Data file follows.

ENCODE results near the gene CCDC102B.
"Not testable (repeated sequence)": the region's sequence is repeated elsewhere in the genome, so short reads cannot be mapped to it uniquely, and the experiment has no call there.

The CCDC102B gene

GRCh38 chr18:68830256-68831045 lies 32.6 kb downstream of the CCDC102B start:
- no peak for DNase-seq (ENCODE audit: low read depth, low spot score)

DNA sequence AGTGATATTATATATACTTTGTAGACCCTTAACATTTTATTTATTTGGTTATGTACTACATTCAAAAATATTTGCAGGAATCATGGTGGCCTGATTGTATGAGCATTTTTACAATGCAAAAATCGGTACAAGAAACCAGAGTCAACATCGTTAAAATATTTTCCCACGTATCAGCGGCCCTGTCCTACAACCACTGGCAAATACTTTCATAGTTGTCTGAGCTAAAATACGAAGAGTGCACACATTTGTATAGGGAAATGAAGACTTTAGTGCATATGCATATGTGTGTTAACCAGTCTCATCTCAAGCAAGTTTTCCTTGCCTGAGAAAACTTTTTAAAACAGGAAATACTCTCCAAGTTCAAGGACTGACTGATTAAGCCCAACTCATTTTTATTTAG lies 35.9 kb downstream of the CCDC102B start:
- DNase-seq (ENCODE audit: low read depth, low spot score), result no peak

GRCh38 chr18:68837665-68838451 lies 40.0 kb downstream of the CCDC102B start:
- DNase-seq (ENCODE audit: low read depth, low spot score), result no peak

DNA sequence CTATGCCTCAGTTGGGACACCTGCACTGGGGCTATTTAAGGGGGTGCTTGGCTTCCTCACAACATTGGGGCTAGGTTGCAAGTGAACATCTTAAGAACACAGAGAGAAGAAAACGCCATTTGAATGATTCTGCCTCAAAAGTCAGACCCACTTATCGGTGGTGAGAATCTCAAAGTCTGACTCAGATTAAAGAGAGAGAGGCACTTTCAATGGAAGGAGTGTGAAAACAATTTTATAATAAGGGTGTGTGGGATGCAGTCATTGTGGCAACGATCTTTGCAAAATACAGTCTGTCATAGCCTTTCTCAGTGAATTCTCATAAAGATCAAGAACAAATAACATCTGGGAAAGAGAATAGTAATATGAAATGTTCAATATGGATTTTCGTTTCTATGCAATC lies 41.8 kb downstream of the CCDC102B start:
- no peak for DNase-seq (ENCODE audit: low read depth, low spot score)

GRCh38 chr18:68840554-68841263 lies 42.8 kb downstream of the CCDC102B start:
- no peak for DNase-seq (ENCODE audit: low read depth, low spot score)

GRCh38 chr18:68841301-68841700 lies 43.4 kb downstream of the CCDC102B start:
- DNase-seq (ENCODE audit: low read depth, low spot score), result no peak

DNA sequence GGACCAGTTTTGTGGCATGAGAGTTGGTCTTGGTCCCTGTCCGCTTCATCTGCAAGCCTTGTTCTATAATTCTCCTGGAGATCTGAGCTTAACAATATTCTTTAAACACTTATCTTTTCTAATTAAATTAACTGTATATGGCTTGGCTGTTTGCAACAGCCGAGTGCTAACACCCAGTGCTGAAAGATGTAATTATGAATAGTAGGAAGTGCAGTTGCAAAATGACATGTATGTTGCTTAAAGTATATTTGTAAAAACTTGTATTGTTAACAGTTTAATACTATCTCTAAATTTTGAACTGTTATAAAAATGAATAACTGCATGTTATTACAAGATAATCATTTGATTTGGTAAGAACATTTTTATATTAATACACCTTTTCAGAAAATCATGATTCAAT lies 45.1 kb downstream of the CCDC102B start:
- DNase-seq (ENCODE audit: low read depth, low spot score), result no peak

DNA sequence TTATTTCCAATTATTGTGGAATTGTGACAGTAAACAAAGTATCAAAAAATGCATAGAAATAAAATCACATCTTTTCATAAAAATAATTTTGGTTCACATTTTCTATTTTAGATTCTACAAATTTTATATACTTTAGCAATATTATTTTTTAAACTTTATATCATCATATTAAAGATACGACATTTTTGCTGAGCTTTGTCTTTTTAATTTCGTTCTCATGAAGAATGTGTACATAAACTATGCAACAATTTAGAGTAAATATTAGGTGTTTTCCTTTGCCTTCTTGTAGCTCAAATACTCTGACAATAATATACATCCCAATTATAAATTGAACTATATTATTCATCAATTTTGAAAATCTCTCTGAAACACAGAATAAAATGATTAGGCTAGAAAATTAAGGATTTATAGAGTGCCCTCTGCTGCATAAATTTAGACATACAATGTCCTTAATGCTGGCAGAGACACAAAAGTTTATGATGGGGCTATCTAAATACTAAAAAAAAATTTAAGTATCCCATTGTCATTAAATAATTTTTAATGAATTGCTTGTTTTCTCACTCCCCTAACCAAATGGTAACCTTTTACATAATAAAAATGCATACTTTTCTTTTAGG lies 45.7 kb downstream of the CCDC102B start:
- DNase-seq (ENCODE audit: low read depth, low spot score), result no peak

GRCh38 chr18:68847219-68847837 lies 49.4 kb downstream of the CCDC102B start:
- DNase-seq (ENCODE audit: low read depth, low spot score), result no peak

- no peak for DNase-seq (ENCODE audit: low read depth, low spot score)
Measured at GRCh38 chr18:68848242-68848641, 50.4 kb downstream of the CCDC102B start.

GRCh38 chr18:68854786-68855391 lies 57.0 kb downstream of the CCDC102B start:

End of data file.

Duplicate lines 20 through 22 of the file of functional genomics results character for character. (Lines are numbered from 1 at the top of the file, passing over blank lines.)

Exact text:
GRCh38 chr18:68847219-68847837 lies 49.4 kb downstream of the CCDC102B start:
- DNase-seq (ENCODE audit: low read depth, low spot score), result no peak

- no peak for DNase-seq (ENCODE audit: low read depth, low spot score)